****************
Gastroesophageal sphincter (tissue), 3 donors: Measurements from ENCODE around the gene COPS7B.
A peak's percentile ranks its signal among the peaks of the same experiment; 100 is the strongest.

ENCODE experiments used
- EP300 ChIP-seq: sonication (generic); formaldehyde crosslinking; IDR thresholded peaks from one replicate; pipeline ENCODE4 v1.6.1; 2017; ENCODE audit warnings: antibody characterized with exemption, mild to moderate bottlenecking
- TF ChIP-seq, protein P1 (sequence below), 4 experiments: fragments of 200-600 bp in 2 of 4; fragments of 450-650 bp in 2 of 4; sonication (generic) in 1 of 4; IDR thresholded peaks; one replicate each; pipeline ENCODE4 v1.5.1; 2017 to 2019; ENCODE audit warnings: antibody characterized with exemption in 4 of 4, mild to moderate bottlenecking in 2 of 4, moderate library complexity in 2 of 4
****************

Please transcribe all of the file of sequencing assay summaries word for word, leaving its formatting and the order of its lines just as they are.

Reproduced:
Gastroesophageal sphincter (tissue), 3 donors: Measurements from ENCODE around the gene COPS7B.
A peak's percentile ranks its signal among the peaks of the same experiment; 100 is the strongest.

ENCODE experiments used
- EP300 ChIP-seq: sonication (generic); formaldehyde crosslinking; IDR thresholded peaks from one replicate; pipeline ENCODE4 v1.6.1; 2017; ENCODE audit warnings: antibody characterized with exemption, mild to moderate bottlenecking
- TF ChIP-seq, protein P1 (sequence below), 4 experiments: fragments of 200-600 bp in 2 of 4; fragments of 450-650 bp in 2 of 4; sonication (generic) in 1 of 4; IDR thresholded peaks; one replicate each; pipeline ENCODE4 v1.5.1; 2017 to 2019; ENCODE audit warnings: antibody characterized with exemption in 4 of 4, mild to moderate bottlenecking in 2 of 4, moderate library complexity in 2 of 4